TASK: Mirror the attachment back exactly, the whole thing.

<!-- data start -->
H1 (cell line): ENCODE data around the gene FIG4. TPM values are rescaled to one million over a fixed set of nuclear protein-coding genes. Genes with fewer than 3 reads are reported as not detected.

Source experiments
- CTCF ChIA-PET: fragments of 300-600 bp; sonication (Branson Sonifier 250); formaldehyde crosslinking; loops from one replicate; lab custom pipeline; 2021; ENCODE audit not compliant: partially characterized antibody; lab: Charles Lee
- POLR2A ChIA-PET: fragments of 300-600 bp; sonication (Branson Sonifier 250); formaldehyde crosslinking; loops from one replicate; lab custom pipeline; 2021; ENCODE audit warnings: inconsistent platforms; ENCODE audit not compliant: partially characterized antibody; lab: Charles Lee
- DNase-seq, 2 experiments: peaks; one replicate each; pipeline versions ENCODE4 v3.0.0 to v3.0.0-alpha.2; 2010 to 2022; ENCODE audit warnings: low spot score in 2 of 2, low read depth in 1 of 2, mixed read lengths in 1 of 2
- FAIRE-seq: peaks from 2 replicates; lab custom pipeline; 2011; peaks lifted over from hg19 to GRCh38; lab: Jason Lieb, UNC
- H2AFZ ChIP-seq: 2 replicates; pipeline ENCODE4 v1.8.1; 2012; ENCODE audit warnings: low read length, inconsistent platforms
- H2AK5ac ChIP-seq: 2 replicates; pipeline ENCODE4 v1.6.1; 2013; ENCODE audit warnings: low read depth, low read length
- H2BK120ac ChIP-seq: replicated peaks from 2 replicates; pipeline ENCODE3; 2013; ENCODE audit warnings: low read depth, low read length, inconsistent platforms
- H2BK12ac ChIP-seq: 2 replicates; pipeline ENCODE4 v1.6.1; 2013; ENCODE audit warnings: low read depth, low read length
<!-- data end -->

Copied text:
H1 (cell line): ENCODE data around the gene FIG4. TPM values are rescaled to one million over a fixed set of nuclear protein-coding genes. Genes with fewer than 3 reads are reported as not detected.

Source experiments
- CTCF ChIA-PET: fragments of 300-600 bp; sonication (Branson Sonifier 250); formaldehyde crosslinking; loops from one replicate; lab custom pipeline; 2021; ENCODE audit not compliant: partially characterized antibody; lab: Charles Lee
- POLR2A ChIA-PET: fragments of 300-600 bp; sonication (Branson Sonifier 250); formaldehyde crosslinking; loops from one replicate; lab custom pipeline; 2021; ENCODE audit warnings: inconsistent platforms; ENCODE audit not compliant: partially characterized antibody; lab: Charles Lee
- DNase-seq, 2 experiments: peaks; one replicate each; pipeline versions ENCODE4 v3.0.0 to v3.0.0-alpha.2; 2010 to 2022; ENCODE audit warnings: low spot score in 2 of 2, low read depth in 1 of 2, mixed read lengths in 1 of 2
- FAIRE-seq: peaks from 2 replicates; lab custom pipeline; 2011; peaks lifted over from hg19 to GRCh38; lab: Jason Lieb, UNC
- H2AFZ ChIP-seq: 2 replicates; pipeline ENCODE4 v1.8.1; 2012; ENCODE audit warnings: low read length, inconsistent platforms
- H2AK5ac ChIP-seq: 2 replicates; pipeline ENCODE4 v1.6.1; 2013; ENCODE audit warnings: low read depth, low read length
- H2BK120ac ChIP-seq: replicated peaks from 2 replicates; pipeline ENCODE3; 2013; ENCODE audit warnings: low read depth, low read length, inconsistent platforms
- H2BK12ac ChIP-seq: 2 replicates; pipeline ENCODE4 v1.6.1; 2013; ENCODE audit warnings: low read depth, low read length